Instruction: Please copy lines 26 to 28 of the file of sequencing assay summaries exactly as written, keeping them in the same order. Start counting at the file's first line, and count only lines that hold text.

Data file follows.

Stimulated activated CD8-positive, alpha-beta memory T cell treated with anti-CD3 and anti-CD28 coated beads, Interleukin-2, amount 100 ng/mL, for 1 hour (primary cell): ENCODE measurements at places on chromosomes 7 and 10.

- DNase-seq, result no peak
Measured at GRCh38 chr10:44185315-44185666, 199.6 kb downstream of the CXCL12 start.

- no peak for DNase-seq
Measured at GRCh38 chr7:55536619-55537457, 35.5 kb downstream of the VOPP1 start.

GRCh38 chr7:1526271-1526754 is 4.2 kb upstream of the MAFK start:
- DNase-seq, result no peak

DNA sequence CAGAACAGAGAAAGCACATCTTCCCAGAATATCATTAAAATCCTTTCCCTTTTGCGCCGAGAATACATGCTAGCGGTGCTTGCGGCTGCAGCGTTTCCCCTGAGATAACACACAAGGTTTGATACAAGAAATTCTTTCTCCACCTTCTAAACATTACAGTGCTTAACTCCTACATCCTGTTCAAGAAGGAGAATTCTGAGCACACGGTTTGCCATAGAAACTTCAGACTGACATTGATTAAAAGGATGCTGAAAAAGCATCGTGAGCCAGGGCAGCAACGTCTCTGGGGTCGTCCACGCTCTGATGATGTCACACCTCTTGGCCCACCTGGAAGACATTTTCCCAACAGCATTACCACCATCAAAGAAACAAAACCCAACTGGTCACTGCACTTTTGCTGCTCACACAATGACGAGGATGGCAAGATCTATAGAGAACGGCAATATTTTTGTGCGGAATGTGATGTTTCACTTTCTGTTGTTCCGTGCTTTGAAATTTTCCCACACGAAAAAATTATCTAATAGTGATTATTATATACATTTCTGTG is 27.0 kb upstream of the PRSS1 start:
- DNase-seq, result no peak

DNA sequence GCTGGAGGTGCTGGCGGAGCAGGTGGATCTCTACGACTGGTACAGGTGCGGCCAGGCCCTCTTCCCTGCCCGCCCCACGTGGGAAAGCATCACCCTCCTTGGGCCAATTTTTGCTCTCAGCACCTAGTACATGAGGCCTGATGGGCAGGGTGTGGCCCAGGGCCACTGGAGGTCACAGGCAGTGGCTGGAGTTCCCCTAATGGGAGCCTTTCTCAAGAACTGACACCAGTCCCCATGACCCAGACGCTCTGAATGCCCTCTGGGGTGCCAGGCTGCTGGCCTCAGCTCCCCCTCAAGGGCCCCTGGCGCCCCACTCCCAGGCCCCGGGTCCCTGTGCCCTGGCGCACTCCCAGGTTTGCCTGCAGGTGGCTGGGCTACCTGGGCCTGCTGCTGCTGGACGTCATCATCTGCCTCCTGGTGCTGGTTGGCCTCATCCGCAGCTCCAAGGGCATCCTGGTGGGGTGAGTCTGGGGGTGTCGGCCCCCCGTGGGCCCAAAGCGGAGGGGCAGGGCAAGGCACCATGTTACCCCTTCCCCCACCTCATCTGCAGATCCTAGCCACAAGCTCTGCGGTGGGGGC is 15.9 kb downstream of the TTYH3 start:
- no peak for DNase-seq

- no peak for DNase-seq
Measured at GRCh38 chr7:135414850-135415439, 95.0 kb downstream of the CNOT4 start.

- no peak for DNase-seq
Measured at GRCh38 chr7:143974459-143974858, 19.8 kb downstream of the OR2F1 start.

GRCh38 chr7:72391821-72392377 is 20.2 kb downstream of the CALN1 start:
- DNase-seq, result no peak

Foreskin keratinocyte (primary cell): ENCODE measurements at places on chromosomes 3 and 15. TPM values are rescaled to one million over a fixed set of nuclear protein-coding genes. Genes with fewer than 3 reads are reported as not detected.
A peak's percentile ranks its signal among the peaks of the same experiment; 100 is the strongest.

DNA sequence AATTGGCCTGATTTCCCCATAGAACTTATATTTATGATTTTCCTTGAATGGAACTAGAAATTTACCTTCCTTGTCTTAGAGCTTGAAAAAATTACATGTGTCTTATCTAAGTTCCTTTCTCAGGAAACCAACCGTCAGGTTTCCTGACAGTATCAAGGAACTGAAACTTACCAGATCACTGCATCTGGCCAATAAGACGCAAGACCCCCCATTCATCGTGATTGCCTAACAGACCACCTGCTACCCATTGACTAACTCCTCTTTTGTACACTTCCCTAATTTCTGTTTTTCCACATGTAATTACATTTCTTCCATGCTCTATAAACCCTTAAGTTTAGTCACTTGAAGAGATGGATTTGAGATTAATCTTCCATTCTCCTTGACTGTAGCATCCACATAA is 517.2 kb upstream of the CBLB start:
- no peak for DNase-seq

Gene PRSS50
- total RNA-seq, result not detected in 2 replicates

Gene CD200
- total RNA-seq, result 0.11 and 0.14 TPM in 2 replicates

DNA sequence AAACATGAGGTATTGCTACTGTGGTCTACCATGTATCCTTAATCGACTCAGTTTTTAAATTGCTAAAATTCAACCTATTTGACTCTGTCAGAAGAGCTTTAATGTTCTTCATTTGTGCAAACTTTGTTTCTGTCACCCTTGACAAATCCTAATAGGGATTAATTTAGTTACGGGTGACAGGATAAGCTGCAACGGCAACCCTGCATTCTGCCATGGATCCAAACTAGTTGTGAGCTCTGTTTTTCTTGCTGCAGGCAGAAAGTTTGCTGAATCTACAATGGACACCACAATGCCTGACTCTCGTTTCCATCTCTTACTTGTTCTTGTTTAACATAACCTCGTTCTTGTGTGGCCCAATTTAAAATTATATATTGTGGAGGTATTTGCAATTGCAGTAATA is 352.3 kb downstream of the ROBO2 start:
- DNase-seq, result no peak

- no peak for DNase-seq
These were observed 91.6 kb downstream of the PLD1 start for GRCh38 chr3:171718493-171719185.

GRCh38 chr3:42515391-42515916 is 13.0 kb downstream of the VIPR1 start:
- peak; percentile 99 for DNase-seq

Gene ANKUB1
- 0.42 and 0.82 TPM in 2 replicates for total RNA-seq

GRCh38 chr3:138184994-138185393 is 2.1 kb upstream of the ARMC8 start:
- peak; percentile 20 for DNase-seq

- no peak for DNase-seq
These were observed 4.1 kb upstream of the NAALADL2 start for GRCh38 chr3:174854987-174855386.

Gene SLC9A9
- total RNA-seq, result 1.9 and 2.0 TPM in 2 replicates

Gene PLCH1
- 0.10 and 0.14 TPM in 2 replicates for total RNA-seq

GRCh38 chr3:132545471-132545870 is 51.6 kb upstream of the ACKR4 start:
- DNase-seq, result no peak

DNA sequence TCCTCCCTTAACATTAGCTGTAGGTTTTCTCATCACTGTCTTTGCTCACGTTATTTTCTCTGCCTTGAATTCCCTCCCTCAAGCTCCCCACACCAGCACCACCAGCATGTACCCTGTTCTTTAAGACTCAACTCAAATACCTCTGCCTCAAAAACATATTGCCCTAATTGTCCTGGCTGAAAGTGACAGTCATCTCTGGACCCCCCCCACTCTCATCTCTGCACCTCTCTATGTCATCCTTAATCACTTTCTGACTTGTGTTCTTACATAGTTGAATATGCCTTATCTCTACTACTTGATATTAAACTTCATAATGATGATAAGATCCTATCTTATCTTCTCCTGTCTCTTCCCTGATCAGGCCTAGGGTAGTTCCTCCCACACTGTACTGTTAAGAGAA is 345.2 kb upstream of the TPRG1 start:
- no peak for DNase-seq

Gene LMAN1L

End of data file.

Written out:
DNA sequence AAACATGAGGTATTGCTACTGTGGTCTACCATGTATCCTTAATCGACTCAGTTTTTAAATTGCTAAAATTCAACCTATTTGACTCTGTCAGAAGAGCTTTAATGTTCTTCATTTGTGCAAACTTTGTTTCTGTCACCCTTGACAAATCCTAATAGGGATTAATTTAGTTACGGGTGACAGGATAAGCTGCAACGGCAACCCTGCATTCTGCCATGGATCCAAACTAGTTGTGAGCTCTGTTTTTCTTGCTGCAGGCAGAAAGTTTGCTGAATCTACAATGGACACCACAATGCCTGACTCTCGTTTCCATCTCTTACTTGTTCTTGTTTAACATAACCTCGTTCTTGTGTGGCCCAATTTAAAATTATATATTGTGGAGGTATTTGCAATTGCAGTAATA is 352.3 kb downstream of the ROBO2 start:
- DNase-seq, result no peak

- no peak for DNase-seq